They live in the most darling Austin-but-Southern-eque house just down the street, with plantation rockers on the two sets of porches that grace the front of the home. All their babies have been born here. They are deeply involved in our neighborhood, the community, their school, and their church.
And now they’re moving. Away. To snow and mountains. With their three young kids.
Moving. Relocating. Packing up.
No matter its nomenclature, I’m not a fan. But I’ve done it plenty.
When I found out that our adored neighbors are moving away, it got me to reflecting on the various moves I’ve made in my life. As an early elementary school kid. As a high school student. As a newlywed. As a mom of six kids. As a mom five weeks away from birthing twins, which then made me a mom of eight in a city where I knew no one. And I got to wondering what advice I would give to those relocating versions of myself, now with the panorama of those Pan-American moves under my belt. It’s a complex thing, this packing up of one life and embarking on another.
1. A move will impact each member of the family differently.
My husband Michael is an extrovert. As in, big time. For him, moving to new cities and jobs is like water to a desert. He soaks it up. Loves it. Is invigorated, energized, and inspired.
Not so much. I collect people, places. I set down deep roots. I get attached to the way things are laid out in my grocery store, the way my streets hide certain shortcuts, the way the sunlight looks in my neighborhood. So when I’ve gone through moves, it’s a deep soul tear. It doesn’t mean we shouldn’t have moved and followed the Lord’s guiding. It’s just that for those hinged more like me, the cost is higher.
And we’ve definitely seen this in our kids as well.
Some of them took the moves with a sense of anticipation and some with a sense of wrenching loss.
It all counts. The ones who approach it with glee, the ones who approach it with gloom. When moving as a family, it’s critical to honor the responses of each family member, with a no-judgment zone declared for all. Being excited about a move doesn’t mean a family member doesn’t care about what has been built in relationship in the current community. Being sad about a move doesn’t mean someone isn’t open to new adventures and possibilities.
2. Nurture the idea of family as home.
In terms of family bonding, a move can glue like no other. Or it can strain the seams of family life to the extreme. So actively cultivate the opportunity to strengthen and celebrate the community of nuclear family life. I do think that my brothers and I cemented our deep bonds of friendship through the shared experience of relocating coast-to-coast as kids. I’ve seen my children’s friendships with each other be fortified when the distraction of peer groups is temporarily interrupted. Talk about how your kids can support each other. Point out that in a move, siblings are the friends you actually get to take with you. And make sure you’re engaging this perspective with your spouse as well. For Michael and I, our moves either made us much closer or created a wedge. It takes an intentionality to protect the friendship of marriage in a new season with the stresses that come from relocating.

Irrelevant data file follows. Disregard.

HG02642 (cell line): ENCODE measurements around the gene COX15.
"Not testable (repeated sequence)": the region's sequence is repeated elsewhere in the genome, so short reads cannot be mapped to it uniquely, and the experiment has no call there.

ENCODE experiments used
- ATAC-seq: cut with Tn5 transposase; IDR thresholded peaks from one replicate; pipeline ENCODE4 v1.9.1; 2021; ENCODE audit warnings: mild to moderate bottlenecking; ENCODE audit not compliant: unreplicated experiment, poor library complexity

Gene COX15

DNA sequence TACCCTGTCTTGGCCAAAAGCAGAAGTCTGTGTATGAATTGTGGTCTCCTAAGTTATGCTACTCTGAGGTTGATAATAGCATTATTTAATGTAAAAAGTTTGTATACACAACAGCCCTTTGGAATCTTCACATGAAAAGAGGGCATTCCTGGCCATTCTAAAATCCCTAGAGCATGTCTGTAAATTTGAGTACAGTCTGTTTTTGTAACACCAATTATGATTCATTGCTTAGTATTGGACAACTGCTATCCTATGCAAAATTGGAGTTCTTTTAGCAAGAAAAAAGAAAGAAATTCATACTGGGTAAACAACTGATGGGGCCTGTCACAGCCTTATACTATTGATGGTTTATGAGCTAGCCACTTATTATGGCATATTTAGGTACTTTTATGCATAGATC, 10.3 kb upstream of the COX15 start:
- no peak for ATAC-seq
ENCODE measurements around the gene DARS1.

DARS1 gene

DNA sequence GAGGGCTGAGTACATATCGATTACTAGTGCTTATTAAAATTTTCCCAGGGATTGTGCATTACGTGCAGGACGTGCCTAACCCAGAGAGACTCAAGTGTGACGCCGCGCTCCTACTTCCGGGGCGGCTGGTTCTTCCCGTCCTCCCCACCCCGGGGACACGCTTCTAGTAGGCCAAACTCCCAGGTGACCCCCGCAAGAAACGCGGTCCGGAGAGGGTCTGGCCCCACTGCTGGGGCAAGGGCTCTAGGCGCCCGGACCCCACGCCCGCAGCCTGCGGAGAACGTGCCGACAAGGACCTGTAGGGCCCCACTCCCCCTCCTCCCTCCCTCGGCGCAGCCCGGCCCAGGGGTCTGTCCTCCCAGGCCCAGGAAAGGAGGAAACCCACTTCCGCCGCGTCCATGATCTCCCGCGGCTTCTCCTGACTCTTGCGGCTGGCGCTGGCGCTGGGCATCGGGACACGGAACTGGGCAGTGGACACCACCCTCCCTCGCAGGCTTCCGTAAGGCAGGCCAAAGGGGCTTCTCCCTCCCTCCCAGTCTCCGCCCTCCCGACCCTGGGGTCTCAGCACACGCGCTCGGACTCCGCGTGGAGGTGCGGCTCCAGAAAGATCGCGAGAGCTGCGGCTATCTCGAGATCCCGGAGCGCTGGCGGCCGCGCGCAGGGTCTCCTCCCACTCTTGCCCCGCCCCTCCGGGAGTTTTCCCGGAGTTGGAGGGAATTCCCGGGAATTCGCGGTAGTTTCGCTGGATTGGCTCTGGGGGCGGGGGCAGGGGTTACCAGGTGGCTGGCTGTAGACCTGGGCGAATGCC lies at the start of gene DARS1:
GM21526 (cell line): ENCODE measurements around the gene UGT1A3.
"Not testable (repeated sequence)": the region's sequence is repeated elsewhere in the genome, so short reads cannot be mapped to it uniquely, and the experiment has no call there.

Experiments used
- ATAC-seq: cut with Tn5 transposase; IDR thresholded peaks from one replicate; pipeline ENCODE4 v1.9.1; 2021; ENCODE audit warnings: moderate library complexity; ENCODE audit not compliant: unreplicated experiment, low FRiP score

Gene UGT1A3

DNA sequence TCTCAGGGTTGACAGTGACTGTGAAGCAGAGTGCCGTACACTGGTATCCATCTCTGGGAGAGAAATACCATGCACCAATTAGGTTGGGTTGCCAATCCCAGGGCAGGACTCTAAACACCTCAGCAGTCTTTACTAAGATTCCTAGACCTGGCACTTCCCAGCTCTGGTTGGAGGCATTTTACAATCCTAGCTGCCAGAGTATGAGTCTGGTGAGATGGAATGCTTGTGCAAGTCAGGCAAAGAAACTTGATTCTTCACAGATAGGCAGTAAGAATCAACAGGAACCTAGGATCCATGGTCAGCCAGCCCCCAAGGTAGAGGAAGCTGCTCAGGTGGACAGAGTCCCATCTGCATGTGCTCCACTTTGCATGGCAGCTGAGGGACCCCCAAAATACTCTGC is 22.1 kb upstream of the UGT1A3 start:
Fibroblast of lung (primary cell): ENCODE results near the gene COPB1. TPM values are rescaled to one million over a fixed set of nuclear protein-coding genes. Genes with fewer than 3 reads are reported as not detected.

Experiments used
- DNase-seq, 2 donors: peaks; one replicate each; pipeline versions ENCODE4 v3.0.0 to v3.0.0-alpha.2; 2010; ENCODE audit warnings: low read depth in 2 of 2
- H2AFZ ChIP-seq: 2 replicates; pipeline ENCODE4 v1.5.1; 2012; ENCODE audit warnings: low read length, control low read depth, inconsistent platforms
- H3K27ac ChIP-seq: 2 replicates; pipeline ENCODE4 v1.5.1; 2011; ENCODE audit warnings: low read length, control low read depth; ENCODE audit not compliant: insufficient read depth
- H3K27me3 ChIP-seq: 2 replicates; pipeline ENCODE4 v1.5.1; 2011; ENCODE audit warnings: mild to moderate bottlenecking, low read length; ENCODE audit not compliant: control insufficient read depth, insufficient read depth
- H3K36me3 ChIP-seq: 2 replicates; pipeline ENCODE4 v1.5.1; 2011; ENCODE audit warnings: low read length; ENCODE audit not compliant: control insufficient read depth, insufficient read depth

3. Intentionally create new memories and traditions in the new locale.
Part of what is so discombobulating in a move is the relinquishment of the routines and customs you’ve had. Those simple cycles create a sense of belonging and identity. So when you get to your new place, make one night a week Family Yogurt Night at the local TCBY, or instill a nightly bike-and-walk trail. Michael and I went to the same Mexican restaurant in our neighborhood every Friday night for several months when we moved to Austin. It was a comfort to say hello to the same servers and hostess, to find a couple of favorite items on the menu we ordered again and again. Don’t underestimate the day of new, small beginnings. And this note: even if you’re just moving to a new house in the same city, it’s still a big change. Being intentional to embrace your new zip code will make it feel like home faster.
4. Don’t push too soon, don’t stagnate too long.
It’s okay for it to take a bit to acclimate. If you’re a personality type who adapts to change quickly, awesome. But if one of your children is not, it’s okay for it to take several weeks up to a few months for that child to shake off the sad and ease into the new. But if that homesickness for what used-to-be-home lingers too long, it may be time to get a third party in to listen and guide. I’m still surprised at times when my brothers and I talk about the impact our childhood moves had on us at the emotion that lingers there. It is a big deal. And sometimes, things that are a big deal can really benefit from having a trusted counselor or pastor help guide along the path.
Even though moving is not my favorite thing, the incredible blessings that have come from those moves is phenomenal. The friendships we’ve developed, the adventures we’ve had, the homes we’ve lived in, the experiences we’ve collected, are all the bounty of the voyage. I’ll miss my precious neighbors and their darling kids as they head for northern climes. And I’m excited to see this new chapter unfold for them. Godspeed, my friends. Godspeed.